The first simple steps to integrating your marketing data

While integrated marketing campaigns are an expected component of growing a business today, being able to successfully merge offline and online data to get a more robust picture of marketing success is still a complex -- and daunting -- undertaking for most.

While the end goal of a single data repository for related customer data might initially be elusive, there are strategies for getting even the most complex organization closer to the end goal of a holistic view of consumer behavior. So where should you start?

First, start with an understanding of customer acquisition, retention, and lifecycle.

To begin compiling consumer intelligence in one repository, you first need a solid understanding of how consumers interact with your brand. Ask yourself questions like these to help frame your customer acquisition process in a way that illuminates which data points need to be tracked, aggregated, and analyzed:

Where do potential customers first hear about my brand and interact with it? How much exposure is required before an initial response occurs? What does that response look like? Am I capturing data about both my efforts to reach them and their responses?
What does the purchase decision making process look like for potential customers? Are they seeking information via search engines, the website, or social media after hearing about us somewhere else? How can I influence the different stages of the purchase process?
What do I currently know about how customers repurchase? What can I do to spur repurchase or influence the timing?

In answering these questions, you begin to get a picture of the type of data you will need to create successful marketing strategies. Which leads to the next step..

Second, understand where the data lives.

Most companies have separate repositories for website data, customer relationship management (CRM) data, and online/offline marketing data. However, customers move fluidly among these data repositories, and the trick for marketers is to follow them to make sense of customer behavior and track which marketing tactics are effective.

Third, understand how the data in one repository relates to data in another.

In order to understand how these data points relate to one another, let's look at a simplified sample customer interaction for a company that collects leads from its website and then passes them to a sales team to close offline.

1. A display ad is placed on a third-party website.

2. A visitor clicks on the display ad.

3. The visitor visits several product pages on the website and fills out a form for more information.

4. A sales representative contacts the visitor and further qualifies them.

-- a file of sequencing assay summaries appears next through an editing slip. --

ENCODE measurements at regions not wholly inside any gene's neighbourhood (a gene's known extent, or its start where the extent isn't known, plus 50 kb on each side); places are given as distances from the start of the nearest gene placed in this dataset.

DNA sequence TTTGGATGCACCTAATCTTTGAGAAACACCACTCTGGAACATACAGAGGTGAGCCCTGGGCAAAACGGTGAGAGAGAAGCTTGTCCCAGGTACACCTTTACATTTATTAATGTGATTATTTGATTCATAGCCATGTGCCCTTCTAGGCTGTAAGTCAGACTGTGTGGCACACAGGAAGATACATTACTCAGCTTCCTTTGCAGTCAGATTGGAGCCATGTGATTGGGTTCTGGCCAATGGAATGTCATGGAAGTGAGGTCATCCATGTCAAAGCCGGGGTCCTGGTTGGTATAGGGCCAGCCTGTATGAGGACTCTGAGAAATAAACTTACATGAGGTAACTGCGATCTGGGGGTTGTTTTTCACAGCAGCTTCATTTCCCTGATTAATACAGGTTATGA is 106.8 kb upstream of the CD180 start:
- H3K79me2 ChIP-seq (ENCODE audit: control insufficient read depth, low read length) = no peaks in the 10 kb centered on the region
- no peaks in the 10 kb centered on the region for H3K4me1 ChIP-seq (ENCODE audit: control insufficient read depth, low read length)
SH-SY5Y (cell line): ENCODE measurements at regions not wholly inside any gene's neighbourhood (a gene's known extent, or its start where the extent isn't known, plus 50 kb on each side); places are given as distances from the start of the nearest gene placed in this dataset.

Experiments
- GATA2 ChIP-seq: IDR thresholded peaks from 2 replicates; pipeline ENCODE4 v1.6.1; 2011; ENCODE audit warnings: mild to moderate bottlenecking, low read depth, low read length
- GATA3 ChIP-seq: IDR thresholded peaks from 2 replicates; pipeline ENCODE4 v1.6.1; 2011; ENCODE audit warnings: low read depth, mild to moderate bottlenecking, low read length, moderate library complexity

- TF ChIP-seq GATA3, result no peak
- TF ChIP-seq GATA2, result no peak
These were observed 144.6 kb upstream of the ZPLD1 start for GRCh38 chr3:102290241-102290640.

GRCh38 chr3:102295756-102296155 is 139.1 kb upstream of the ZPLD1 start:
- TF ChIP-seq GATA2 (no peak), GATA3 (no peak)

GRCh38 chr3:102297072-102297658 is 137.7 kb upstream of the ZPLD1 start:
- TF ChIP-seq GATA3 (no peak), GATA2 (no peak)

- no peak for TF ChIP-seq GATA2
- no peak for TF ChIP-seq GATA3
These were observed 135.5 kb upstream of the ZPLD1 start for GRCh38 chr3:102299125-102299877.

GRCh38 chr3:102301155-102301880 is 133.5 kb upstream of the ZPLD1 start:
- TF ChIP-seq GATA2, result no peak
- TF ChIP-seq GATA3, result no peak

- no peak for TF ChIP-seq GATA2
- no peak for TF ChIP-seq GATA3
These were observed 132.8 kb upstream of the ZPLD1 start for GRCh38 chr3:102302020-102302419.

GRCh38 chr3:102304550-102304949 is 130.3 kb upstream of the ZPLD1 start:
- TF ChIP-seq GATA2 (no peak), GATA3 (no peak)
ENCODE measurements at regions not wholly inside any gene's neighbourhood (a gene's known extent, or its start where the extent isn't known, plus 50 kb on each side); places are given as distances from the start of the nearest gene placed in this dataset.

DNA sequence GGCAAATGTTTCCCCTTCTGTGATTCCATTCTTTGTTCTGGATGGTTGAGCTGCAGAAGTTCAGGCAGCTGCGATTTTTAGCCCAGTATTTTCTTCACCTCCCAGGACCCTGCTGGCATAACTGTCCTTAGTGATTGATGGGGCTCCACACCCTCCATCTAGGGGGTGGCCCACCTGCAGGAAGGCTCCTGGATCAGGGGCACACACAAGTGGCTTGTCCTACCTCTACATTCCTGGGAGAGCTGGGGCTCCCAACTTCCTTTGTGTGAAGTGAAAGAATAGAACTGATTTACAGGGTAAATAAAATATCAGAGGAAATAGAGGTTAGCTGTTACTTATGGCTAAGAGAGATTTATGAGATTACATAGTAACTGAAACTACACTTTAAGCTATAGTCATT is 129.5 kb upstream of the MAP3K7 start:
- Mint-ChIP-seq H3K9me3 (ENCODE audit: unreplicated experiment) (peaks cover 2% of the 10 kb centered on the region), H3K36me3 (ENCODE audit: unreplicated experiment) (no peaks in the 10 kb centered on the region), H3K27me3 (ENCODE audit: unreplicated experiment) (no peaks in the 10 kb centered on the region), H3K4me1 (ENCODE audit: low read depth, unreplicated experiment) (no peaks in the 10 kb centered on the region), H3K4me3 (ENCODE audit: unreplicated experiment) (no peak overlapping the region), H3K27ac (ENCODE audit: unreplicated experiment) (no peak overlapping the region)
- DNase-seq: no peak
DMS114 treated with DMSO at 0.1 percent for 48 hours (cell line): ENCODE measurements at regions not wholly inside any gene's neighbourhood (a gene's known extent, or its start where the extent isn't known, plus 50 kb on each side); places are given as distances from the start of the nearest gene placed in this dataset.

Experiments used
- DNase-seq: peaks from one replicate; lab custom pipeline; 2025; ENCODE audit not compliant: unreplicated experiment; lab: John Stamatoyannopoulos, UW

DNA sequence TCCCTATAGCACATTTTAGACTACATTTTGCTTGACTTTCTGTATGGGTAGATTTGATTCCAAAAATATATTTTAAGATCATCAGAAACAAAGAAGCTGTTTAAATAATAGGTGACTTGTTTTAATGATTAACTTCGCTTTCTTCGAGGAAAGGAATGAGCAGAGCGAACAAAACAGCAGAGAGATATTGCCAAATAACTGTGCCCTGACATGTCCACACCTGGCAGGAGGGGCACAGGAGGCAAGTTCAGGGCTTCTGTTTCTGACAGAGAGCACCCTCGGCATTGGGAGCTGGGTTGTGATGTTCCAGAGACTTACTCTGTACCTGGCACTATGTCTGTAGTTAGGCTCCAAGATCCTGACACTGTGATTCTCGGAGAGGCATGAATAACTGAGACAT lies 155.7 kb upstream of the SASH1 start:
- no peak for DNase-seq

5. The sales representative makes the sale.

In order for databases to share information with each other, there needs to be an identifier that is common to each database. Notice in our example that the Campaign ID is available in all three data repositories when the visitor fills out the form. If we used this piece of data as the key to tie data repositories together, theoretically we can share information that is unique to one database with any of the others.

Without being able to use data from the CRM system when evaluating the success of our marketing efforts, we could potentially be optimizing our marketing spend incorrectly. For example, a display ad might be cost effective at driving website visitors and the website might encourage them to fill out lead forms, but if the sales team cannot qualify them as solid business opportunities, all we are doing is getting unqualified visitors to the site at a low cost.

While integrated data analysis is complex and sometimes intimidating, start with something manageable so you can improve your marketing decisions and bottom line.

Kim Howard is director of analytics at Geary Interactive.

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Comments

Leslie Cawley
Leslie Cawley August 13, 2010 at 5:28 PM

I believe that Ms. Howard's stratgey of use of the Data Repository is a smart strategy for identifying strong opportunities for sales, clients and so forth for businesses to explore further. It is similiar to the SWAT analysis that a company would use to pick itself apart and put together again in order to see where it can impoove and increase it's strength in its particular segment of the market. The charts are broken down into simple sections that are easy to understand to fill in with the necessary data. Bravo to you Ms Howard on an excellent solution for making decisons more concrete.
Leslie K. cawley, author, This is My Normal